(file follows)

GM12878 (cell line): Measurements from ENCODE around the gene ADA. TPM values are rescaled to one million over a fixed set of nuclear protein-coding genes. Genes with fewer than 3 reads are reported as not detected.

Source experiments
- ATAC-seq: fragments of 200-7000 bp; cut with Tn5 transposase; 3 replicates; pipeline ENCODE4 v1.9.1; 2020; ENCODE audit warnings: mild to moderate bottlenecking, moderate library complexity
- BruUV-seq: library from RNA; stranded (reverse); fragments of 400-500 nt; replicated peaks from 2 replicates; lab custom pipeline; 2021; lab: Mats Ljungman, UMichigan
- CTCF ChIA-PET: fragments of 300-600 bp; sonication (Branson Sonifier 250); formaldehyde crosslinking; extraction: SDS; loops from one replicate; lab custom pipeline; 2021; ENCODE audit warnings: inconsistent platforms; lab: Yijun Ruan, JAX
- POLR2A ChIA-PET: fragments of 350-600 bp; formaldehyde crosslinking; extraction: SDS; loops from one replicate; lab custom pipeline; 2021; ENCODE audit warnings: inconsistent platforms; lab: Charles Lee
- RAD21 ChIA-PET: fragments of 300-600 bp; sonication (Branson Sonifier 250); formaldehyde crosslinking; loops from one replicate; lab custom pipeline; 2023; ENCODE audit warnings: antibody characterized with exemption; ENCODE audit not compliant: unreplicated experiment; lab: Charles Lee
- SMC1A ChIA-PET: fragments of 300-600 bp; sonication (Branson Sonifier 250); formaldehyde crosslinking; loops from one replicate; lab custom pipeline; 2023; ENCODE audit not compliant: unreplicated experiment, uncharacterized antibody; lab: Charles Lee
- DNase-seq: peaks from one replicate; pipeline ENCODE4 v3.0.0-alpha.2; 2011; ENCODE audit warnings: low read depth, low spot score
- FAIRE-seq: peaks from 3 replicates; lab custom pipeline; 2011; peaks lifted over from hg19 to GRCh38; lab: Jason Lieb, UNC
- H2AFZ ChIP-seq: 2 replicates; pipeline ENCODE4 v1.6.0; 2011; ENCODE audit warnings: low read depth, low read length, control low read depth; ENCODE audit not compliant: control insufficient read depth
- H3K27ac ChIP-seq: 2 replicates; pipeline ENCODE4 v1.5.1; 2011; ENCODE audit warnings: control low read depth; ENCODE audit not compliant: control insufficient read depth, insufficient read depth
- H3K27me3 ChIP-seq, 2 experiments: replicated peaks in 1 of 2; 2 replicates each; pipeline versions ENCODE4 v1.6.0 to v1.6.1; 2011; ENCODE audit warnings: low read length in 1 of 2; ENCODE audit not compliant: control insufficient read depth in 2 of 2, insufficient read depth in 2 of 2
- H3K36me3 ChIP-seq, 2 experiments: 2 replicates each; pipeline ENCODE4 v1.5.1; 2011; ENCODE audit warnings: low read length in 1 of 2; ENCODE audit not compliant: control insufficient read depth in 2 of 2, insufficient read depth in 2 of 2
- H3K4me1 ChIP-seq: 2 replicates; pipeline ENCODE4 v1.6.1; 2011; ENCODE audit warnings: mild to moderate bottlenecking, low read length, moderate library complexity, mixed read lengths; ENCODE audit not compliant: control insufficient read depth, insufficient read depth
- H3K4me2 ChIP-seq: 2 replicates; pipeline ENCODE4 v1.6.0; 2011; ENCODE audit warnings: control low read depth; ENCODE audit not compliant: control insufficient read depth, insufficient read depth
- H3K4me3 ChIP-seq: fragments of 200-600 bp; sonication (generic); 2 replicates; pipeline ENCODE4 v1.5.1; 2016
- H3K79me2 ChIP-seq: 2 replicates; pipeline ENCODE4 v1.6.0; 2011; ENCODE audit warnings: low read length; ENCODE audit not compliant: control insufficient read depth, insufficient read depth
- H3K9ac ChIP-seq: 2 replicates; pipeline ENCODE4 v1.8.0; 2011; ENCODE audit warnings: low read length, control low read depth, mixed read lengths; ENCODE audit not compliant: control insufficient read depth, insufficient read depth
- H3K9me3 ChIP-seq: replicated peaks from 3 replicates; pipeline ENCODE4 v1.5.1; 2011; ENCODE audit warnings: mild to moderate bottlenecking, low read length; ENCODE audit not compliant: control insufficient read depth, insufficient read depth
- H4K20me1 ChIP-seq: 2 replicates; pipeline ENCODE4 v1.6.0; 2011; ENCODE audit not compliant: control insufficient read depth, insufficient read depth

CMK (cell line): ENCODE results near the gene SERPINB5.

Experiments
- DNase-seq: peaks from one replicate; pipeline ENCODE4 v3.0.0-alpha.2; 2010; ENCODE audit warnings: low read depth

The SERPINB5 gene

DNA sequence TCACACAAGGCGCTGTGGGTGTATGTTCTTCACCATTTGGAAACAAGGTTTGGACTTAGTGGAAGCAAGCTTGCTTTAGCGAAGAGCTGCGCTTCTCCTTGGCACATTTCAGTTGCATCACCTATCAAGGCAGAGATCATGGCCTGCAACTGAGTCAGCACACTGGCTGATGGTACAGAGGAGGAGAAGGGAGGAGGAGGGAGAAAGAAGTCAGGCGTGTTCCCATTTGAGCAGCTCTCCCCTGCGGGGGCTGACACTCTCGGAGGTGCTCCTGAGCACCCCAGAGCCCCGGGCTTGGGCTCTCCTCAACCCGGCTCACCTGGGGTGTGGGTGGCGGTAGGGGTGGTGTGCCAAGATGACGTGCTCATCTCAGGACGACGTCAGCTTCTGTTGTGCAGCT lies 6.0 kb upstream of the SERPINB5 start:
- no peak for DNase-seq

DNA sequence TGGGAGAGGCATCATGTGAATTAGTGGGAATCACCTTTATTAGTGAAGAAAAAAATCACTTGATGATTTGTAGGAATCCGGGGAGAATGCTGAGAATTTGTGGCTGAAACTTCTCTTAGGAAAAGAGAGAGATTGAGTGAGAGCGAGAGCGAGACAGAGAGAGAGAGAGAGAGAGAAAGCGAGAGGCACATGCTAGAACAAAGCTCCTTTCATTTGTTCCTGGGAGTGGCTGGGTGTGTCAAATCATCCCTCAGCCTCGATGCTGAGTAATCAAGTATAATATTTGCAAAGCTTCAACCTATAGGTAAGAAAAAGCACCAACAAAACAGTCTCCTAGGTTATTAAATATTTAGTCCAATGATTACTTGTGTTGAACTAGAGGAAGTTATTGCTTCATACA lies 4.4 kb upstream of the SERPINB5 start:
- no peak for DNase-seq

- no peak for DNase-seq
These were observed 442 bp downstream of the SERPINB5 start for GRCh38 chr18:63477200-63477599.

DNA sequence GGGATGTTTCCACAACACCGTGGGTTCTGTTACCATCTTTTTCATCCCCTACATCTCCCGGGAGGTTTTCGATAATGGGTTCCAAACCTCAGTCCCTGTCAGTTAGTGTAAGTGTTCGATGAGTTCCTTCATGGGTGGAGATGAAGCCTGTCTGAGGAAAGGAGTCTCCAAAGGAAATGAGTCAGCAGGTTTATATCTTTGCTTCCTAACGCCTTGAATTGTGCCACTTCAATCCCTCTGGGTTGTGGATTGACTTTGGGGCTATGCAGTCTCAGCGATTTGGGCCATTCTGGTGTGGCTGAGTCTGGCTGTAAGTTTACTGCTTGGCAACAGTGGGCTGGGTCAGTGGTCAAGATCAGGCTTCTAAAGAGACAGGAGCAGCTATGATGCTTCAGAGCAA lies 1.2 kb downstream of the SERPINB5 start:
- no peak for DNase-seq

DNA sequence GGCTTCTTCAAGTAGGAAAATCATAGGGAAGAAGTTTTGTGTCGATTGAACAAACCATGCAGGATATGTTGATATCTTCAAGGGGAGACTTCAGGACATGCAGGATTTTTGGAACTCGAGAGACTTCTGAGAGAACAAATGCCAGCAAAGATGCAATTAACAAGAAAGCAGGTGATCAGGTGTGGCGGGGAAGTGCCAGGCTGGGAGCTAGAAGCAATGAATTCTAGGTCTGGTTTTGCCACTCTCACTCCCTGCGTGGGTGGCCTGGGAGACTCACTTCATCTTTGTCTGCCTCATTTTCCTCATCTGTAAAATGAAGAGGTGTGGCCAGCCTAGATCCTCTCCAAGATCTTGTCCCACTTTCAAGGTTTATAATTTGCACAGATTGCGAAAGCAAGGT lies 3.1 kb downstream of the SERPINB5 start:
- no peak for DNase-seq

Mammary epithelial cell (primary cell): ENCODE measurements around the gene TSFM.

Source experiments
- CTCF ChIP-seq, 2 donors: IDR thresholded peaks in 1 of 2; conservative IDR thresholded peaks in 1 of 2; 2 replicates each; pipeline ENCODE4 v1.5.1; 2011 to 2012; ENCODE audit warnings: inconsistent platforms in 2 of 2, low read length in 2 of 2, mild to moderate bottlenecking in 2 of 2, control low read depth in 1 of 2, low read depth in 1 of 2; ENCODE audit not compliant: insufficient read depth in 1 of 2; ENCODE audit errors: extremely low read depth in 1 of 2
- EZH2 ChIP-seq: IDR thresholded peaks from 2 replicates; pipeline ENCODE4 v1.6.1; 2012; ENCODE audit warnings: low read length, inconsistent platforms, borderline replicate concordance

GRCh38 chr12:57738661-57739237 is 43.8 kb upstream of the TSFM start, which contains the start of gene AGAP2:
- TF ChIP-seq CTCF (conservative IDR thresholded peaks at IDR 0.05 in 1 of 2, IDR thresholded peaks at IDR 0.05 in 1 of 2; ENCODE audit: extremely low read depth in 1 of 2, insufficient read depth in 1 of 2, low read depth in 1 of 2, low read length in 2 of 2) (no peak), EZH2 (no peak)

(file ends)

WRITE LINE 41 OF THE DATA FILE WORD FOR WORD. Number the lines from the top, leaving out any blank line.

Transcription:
- TF ChIP-seq CTCF (conservative IDR thresholded peaks at IDR 0.05 in 1 of 2, IDR thresholded peaks at IDR 0.05 in 1 of 2; ENCODE audit: extremely low read depth in 1 of 2, insufficient read depth in 1 of 2, low read depth in 1 of 2, low read length in 2 of 2) (no peak), EZH2 (no peak)